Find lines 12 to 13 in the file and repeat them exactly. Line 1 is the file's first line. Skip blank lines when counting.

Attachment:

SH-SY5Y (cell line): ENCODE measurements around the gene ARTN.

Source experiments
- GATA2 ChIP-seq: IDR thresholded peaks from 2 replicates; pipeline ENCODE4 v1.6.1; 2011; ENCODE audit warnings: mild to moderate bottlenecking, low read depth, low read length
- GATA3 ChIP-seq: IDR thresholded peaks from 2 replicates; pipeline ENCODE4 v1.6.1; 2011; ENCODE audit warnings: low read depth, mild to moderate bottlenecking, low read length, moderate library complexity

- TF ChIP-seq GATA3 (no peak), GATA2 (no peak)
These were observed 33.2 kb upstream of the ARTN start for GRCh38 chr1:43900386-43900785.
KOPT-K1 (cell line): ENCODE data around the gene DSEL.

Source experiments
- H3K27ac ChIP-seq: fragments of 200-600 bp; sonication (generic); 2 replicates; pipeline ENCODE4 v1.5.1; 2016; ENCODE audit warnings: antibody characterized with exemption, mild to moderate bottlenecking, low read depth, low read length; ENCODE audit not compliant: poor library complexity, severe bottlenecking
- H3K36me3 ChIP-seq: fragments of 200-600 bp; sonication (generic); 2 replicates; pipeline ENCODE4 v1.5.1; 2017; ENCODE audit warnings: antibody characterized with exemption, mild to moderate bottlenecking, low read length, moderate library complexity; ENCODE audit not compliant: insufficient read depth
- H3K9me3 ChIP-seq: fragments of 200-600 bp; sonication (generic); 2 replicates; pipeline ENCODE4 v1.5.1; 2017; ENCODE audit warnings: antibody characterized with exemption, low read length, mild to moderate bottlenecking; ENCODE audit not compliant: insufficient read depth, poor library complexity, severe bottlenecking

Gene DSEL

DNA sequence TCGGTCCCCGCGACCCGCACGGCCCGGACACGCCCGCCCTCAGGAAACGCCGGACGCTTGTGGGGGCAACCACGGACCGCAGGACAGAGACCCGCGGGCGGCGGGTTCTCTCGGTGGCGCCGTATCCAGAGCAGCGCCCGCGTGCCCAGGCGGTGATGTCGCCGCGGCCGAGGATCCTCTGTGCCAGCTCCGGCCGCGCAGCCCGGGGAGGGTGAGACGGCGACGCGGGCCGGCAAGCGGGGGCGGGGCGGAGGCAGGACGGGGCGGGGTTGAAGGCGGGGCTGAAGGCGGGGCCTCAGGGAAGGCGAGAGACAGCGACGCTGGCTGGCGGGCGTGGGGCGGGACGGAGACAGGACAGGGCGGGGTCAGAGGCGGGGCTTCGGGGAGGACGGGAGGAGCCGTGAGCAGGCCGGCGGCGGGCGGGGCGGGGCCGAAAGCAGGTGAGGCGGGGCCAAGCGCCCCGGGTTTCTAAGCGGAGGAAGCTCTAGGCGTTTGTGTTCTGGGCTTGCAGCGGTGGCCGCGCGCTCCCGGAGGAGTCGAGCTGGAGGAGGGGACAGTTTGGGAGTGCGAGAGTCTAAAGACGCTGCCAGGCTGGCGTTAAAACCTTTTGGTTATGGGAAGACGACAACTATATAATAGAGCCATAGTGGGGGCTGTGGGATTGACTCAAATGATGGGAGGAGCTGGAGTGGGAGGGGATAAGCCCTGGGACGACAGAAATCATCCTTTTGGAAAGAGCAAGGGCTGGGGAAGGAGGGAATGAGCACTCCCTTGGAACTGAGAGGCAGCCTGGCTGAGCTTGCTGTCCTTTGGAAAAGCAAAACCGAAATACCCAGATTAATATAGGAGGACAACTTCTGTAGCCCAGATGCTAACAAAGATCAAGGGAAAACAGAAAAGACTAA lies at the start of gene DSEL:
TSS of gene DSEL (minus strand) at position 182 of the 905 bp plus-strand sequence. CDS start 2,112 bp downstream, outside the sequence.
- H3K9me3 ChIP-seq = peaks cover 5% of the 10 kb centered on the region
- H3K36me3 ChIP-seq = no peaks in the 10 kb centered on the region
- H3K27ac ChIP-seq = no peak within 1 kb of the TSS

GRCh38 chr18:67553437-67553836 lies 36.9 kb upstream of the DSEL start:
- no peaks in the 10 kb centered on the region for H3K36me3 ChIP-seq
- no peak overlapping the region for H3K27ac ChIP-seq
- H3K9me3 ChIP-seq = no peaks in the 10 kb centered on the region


Gene DSEL

DNA sequence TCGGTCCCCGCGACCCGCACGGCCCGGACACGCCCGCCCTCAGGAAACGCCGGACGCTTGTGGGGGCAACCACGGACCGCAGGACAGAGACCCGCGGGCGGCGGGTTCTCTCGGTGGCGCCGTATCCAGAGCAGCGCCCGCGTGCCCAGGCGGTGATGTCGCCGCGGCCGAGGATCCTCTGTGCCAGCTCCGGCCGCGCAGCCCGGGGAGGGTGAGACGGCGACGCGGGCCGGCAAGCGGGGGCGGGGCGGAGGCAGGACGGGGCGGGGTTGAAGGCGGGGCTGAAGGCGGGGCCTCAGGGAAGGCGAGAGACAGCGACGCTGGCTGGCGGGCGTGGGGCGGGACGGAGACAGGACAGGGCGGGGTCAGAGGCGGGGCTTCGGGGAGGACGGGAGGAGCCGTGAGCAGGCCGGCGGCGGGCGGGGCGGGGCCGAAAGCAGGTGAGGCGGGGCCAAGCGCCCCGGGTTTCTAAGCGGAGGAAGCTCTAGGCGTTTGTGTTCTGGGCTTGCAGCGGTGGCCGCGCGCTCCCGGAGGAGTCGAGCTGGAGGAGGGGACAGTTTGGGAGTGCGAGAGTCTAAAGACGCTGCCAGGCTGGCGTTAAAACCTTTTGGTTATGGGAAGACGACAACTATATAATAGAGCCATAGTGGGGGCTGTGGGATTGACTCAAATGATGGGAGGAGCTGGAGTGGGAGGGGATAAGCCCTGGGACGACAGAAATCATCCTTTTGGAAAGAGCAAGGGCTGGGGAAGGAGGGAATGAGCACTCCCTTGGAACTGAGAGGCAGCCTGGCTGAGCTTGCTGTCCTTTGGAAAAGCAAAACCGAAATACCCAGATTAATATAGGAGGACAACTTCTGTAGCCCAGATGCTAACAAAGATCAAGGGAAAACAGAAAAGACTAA lies at the start of gene DSEL: